Morning Roundup: PDX low-income housing spend exceeds market rate; Oregon gets $68.2 million from VW

In today’s news, Portland spends top dollar on affordable housing projects, Oregon gets big cut from VW settlement and SeaPort closure reverberates in Pendleton.

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1. Portland low income housing costs in question

Portland doesn’t always get the most bang for its buck on low-income housing, Willamette Week reports. For example, Portland paid $514 per square foot to renovate 50 apartments at the Bronaugh — double the market rate for new construction.

2. Oregon to receive largest cut from Volkswagen settlement

A federal judge is expected to approve Volkswagen’s settlement for cheating air emissions testings next month. Since Oregon purchased the largest share of the affected diesel vehicles, the state will receive the largest chunk for environmental mitigation: $68.2 million. The Portland Tribune reports that’s seven times what the DEQ has spent for clean-diesel projects in the last 15 years.

3. SeaPort closure could shutter Pendleton’s airport

Pendleton had contracted with SeaPort Airlines — now that the airline has gone belly-up, the city must find a new service. Pendleton also had to convince the U.S. Department of Transportation to extend its subsidy. The East Oregonian reports the airport exceeded the $200 per passenger subsidy cap, an increase the city blames on Seaport and its woes. The airport is looking to San Francisco’s Boutique Air for a solution.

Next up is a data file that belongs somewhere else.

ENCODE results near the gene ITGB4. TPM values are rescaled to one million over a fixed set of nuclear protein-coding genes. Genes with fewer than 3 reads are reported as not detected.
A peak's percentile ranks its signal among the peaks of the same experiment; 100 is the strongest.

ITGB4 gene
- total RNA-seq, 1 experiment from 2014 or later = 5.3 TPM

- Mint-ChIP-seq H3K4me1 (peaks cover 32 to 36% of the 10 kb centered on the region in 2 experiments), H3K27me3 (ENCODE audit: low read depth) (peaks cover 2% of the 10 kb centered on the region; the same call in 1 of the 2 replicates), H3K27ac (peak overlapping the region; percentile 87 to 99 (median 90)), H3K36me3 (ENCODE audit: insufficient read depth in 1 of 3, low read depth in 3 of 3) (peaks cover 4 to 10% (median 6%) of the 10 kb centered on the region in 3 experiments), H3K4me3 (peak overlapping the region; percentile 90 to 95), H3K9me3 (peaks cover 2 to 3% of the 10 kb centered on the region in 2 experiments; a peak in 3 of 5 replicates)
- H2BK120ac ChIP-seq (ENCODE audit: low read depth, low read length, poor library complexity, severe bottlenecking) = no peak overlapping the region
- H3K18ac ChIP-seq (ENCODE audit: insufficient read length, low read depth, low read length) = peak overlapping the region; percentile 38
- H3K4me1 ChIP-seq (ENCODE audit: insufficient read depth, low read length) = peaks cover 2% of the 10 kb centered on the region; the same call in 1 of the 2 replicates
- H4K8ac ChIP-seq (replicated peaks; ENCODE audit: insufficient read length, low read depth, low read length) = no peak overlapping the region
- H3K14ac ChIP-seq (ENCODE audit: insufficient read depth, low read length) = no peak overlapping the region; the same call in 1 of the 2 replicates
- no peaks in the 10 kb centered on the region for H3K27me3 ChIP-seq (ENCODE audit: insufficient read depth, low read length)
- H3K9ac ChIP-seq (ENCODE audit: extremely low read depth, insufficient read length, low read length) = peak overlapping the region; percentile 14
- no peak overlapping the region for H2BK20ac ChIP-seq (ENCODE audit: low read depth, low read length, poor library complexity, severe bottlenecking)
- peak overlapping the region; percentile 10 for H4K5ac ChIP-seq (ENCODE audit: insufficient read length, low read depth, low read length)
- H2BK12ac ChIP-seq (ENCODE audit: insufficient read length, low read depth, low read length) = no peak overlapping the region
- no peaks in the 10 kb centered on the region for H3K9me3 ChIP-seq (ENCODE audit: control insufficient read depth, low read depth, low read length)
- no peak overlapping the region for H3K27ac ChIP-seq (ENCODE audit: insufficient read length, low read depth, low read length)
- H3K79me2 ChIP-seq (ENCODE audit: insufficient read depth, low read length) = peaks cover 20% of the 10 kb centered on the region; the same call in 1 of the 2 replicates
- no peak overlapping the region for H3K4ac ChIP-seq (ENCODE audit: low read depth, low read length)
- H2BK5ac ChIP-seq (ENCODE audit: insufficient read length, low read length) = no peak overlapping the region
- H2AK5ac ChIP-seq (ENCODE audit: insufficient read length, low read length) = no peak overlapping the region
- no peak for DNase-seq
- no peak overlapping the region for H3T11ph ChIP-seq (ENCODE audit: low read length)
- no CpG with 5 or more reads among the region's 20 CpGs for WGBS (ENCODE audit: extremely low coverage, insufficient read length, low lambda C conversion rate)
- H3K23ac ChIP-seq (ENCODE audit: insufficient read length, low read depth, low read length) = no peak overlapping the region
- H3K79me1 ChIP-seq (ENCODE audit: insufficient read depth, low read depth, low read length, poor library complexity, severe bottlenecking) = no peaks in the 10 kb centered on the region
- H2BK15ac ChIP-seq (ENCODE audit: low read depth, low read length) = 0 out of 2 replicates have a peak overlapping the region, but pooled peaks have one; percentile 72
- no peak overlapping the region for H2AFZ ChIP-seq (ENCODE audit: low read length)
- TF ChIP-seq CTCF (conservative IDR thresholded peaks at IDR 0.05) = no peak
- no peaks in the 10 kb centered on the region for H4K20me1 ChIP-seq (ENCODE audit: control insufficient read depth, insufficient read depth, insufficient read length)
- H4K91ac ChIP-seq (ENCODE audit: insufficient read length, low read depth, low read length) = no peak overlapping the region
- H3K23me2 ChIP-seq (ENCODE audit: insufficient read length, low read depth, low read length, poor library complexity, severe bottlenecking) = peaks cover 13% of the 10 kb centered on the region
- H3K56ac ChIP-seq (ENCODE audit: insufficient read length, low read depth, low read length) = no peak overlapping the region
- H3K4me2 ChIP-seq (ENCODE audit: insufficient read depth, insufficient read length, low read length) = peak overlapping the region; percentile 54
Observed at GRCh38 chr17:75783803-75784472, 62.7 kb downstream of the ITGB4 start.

4. Pearl District post office design plan unveiled

The plans come from nine Portland State students, who have spent the summer working with the Portland Development Commission to connect Old Town to the Pearl. They’ve dubbed the development Union Park. Portland Monthly reports PDC intends to put the project out to bid next year.

5. OpenSesame lands additional $9 million in funding

The e-learning marketplace has now raised a total of $19 million. The Portland Business Journal reports Open Sesame plans to expand its course offerings to include subjects like augmented and virtual reality.

6. Nike’s first-quarter earnings far surpassed market projections

The Beaverton company took in $1.2 billion, or 73 cents per share, according to the Oregonian. Nike’s expected earnings were closer to 56 cents per share. That’s good news for the footwear manufacturer, which has missed its projections for the last three quarters. CEO Mark Parker attributes growth to innovative products.

7. Breaking news: Portland loves coffee

WalletHub released a coffee scene ranking the day before National Coffee Day (Sept. 29). No suprise: Portland captured the top slot. The ranking was based on the number of coffee shops per capita, average price, number of Google searches for “coffee” and 9 other indicators. Second place? Seattle.

8. Hot Topics: Higher Education, Disrupted

A recap of our panel discussion yesterday, by OB Research Editor Kim Moore.